Relocating, at any age, is a stressful time in one’s life. Whether you are moving across town, across the country, or across the pond, change is difficult. While children have a hard time with moves too, they at least get the opportunity to make new friends at school, in the neighborhood and in after-school activities. That takes care of the young, but what about the “young at heart?”
Move.org reports that roughly 35.5 million (or 11 percent) Americans moved in 2017 (July 6, 2018), so you are far from alone in your quest to meet new friends and settle into a new community. The top five reasons to move are as follows: to relocate to a new or better home (16 percent), to establish their own household (11.5 percent), for “other” family reasons (11.3 percent), for a new job or job transfer (9.9 percent), and to find cheaper housing (8.3 percent).
The logistics of moving are tricky enough, but there can be emotional struggles along the way. Anxiety and depression are common. Psychologists* recommend three first steps to help you feel better and adjust, 1) get out of the house, 2) accept and extend social invitations, and, 3) do the things that made you happy in your old place.
Making friends as a grown-up offers some unique challenges, but it’s not impossible. Taking the above recommendations a step further, here are some tips to make meeting people and trying new things a bit easier:
GET OUT OF THE HOUSE
Do you have a hobby? Want one? Taking a class is a great way to meet new people in your community and it doesn’t have to be expensive. Local colleges and school districts have community education classes (time to brush up on your French or figural drawing?) and libraries have lots of opportunities for learning with classes and programs featuring locals who can inform you about places to visit in your new community. Over 50? You likely have even more options to meet people. Senior centers, universities, and AARP offer an array of classes for varied interests.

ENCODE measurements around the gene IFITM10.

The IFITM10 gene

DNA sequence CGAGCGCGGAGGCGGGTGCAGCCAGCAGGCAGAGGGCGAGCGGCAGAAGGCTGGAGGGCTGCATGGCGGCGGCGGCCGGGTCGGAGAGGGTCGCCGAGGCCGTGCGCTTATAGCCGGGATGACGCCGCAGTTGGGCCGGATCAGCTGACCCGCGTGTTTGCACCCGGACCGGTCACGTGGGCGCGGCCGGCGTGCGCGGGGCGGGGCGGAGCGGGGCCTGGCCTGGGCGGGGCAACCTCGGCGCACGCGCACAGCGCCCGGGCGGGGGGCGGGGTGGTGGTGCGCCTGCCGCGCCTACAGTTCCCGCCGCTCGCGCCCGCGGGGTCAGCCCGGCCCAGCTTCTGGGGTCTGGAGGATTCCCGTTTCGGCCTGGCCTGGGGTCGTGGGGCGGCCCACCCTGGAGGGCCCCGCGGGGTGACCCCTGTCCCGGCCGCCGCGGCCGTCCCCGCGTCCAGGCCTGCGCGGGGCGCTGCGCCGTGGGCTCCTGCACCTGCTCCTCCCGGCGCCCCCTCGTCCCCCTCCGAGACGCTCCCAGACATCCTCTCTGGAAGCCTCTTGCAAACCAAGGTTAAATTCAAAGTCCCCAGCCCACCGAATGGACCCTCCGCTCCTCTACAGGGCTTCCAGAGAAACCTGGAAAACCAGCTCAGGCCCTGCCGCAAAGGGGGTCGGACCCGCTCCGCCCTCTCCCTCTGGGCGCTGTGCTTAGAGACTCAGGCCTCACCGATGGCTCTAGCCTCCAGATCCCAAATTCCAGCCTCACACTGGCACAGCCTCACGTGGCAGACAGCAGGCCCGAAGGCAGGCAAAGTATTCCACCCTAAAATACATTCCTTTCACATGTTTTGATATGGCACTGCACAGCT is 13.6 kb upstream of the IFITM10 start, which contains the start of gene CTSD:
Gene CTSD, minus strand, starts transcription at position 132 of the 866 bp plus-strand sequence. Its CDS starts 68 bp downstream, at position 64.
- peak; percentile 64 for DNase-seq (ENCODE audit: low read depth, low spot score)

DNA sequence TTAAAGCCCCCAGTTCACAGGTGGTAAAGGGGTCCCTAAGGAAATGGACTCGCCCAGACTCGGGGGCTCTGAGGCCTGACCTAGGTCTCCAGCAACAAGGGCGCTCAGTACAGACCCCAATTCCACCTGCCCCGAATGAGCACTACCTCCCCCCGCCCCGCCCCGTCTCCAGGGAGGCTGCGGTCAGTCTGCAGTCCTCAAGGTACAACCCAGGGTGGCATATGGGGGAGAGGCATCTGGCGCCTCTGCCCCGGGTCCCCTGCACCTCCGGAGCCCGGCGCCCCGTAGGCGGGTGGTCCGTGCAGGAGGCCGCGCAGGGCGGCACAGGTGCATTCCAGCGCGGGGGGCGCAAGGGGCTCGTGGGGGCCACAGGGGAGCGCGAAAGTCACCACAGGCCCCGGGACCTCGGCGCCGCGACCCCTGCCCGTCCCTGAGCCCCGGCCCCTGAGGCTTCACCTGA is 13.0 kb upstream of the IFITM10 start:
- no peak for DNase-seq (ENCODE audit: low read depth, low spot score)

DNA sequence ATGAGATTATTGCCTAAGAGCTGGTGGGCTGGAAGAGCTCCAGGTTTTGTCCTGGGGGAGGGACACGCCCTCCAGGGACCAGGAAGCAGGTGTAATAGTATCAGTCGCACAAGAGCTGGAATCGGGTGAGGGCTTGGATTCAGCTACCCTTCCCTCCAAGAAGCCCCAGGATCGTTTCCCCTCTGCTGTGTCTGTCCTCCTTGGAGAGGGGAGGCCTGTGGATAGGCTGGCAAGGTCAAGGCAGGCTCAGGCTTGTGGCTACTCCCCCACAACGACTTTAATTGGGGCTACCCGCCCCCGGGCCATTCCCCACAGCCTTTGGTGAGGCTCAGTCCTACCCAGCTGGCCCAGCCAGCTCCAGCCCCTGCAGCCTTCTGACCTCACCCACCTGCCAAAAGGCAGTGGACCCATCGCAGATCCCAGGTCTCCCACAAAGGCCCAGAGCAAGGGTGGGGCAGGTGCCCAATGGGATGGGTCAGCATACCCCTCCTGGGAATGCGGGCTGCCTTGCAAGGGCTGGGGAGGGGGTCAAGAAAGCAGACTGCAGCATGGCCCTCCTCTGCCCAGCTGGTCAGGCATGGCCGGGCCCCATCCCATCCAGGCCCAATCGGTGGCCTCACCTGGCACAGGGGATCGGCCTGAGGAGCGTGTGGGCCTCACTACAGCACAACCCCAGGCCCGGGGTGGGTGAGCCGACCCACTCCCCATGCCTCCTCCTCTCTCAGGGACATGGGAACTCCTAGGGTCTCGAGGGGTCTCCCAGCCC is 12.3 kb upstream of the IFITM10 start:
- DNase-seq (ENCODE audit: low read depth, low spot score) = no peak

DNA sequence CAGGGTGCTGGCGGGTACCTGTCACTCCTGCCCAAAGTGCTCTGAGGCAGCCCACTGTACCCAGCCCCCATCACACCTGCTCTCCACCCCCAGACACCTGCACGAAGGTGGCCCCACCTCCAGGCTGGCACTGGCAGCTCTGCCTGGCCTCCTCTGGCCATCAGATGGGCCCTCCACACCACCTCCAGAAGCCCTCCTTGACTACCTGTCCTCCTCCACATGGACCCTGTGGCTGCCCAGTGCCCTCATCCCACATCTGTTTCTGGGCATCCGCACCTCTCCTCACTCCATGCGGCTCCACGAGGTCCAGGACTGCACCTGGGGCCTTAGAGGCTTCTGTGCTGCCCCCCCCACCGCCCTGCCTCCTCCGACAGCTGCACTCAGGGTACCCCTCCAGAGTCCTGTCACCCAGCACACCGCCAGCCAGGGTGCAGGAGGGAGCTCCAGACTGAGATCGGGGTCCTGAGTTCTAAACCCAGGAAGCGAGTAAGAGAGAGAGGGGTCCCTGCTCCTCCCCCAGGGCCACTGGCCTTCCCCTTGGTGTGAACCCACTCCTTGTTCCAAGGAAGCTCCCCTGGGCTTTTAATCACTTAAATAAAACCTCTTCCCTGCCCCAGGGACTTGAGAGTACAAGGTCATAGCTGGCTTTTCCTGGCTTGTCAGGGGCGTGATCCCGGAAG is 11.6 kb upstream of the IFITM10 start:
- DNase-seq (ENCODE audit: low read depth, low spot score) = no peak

Raise a glass! With the popularity of micro-breweries and wineries, the traditional “bar scene” is shifting. Check in advance for special release evenings, tastings, and concerts at your local vineyard or taproom. You can mingle in a relaxing environment and grab a couple of bottles to stock your new kitchen.
Patronize me, please! Do you love art? Museums? Baseball? Consider becoming a patron at a local museum or buy season tickets to a sports team. You’ll be supporting local institutions and meeting like minded people. Museums have programs including lectures, films, gallery talks, and member only events. A great chance to share your love of Monet! Buying season tickets to a favorite sport will give you a season’s worth of plans, and your seat mates will be able to offer up tips on the best players and the cheapest beer and hotdogs.
Put yourself out there — outside that is! Is running, hiking or sunrise yoga your thing? Look online for groups in your area to join. Local stores can help you make connections while you shop for a new yoga mat or that perfect jogging hat. Many parks have programs (often free) and guided hikes. You’ll get your exercise, meet new people, and discover nature in your own back yard.